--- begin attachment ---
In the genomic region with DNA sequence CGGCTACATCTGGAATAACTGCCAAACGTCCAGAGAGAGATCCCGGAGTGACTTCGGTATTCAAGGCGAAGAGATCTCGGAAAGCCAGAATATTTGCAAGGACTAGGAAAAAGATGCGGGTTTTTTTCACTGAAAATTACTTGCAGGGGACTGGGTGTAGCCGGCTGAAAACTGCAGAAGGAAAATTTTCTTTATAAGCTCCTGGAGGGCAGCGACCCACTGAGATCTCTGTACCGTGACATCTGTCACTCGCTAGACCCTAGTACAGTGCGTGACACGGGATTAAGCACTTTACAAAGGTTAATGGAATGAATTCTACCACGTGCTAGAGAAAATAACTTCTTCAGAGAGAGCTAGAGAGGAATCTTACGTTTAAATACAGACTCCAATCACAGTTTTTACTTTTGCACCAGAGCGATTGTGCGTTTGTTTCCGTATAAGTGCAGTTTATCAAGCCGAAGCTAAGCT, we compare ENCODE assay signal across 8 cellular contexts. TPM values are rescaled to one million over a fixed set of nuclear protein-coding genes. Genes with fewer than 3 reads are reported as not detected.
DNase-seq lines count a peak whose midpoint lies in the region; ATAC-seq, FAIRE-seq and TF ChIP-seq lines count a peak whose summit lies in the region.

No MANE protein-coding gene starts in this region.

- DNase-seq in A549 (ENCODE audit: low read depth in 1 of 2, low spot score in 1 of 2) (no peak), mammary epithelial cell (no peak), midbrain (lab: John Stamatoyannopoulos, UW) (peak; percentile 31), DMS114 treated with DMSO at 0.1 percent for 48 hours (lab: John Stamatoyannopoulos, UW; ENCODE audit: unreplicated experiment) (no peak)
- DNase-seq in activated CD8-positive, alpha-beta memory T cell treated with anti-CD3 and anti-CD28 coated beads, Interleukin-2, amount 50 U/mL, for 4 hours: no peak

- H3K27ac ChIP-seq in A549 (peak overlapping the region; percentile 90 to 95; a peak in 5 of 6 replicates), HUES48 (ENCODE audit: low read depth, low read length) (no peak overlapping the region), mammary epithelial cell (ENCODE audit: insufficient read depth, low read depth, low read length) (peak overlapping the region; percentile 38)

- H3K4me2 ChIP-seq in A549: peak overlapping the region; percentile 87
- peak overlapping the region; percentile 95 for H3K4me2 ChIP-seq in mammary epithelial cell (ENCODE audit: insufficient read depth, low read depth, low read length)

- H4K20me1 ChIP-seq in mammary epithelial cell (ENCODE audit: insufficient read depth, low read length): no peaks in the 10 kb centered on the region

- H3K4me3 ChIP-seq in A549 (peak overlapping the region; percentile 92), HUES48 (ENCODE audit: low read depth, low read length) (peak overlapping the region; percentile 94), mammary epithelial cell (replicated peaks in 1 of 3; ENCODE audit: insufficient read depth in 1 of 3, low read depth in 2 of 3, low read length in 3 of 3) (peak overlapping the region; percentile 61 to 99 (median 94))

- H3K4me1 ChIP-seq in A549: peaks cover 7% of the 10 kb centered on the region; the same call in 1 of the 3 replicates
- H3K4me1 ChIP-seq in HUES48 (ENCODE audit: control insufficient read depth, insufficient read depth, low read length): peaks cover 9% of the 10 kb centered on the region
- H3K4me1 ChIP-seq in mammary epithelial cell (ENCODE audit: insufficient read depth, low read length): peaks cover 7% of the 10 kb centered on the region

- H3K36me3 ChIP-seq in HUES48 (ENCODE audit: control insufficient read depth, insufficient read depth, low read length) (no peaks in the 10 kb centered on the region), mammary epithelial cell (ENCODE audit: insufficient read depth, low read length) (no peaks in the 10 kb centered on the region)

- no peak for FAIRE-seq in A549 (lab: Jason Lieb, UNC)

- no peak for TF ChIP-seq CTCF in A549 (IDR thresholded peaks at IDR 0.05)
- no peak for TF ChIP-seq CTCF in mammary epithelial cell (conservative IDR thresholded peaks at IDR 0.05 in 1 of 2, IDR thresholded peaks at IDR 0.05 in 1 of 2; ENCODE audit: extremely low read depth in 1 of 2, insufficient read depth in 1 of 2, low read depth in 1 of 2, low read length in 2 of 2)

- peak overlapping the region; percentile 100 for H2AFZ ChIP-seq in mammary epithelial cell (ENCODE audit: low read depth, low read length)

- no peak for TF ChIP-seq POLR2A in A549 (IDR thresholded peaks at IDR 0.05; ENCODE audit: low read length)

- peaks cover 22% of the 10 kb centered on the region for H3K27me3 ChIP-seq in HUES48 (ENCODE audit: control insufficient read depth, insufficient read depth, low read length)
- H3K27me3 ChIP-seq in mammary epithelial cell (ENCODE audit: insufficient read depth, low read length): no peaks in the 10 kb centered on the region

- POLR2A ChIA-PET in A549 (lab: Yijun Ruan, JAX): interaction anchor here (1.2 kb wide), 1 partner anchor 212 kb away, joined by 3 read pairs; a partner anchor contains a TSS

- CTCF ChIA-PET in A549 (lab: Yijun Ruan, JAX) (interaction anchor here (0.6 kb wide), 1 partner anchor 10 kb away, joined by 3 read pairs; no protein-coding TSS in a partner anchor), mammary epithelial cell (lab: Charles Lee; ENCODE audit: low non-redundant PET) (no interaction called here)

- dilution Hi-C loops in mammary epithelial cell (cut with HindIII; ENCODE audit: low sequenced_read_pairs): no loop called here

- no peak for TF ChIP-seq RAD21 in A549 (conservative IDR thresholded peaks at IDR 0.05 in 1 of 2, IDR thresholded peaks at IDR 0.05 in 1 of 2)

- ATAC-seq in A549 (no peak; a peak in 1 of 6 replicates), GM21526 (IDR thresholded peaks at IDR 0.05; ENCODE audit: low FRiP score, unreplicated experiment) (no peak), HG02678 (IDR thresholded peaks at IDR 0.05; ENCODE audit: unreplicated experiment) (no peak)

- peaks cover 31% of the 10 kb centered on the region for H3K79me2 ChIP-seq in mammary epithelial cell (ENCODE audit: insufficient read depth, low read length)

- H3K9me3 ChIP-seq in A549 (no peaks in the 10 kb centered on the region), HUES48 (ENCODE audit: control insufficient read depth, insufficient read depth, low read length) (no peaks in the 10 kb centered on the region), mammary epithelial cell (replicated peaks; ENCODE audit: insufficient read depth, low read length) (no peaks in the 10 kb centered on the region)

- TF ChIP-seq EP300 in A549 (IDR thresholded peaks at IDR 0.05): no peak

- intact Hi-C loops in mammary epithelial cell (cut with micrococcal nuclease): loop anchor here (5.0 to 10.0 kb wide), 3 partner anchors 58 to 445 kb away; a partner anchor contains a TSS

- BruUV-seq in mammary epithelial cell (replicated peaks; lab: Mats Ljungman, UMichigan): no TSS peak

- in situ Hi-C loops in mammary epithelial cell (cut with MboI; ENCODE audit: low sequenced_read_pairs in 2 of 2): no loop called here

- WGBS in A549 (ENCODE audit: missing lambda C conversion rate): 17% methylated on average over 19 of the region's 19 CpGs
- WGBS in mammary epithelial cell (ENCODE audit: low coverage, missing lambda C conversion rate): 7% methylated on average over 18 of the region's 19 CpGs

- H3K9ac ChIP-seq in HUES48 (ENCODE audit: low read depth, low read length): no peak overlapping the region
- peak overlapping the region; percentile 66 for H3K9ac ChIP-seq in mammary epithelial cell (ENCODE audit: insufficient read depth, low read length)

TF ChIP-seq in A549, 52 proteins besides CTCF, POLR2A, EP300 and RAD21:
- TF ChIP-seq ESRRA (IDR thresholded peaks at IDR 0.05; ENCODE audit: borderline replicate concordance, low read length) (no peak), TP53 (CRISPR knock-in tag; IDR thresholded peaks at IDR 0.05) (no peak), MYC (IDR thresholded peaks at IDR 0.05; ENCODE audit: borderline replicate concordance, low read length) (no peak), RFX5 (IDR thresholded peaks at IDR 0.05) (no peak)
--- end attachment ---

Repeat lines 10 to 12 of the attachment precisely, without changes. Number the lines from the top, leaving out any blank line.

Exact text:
- H3K4me3 ChIP-seq in A549 (peak overlapping the region; percentile 92), HUES48 (ENCODE audit: low read depth, low read length) (peak overlapping the region; percentile 94), mammary epithelial cell (replicated peaks in 1 of 3; ENCODE audit: insufficient read depth in 1 of 3, low read depth in 2 of 3, low read length in 3 of 3) (peak overlapping the region; percentile 61 to 99 (median 94))

- H3K4me1 ChIP-seq in A549: peaks cover 7% of the 10 kb centered on the region; the same call in 1 of the 3 replicates
- H3K4me1 ChIP-seq in HUES48 (ENCODE audit: control insufficient read depth, insufficient read depth, low read length): peaks cover 9% of the 10 kb centered on the region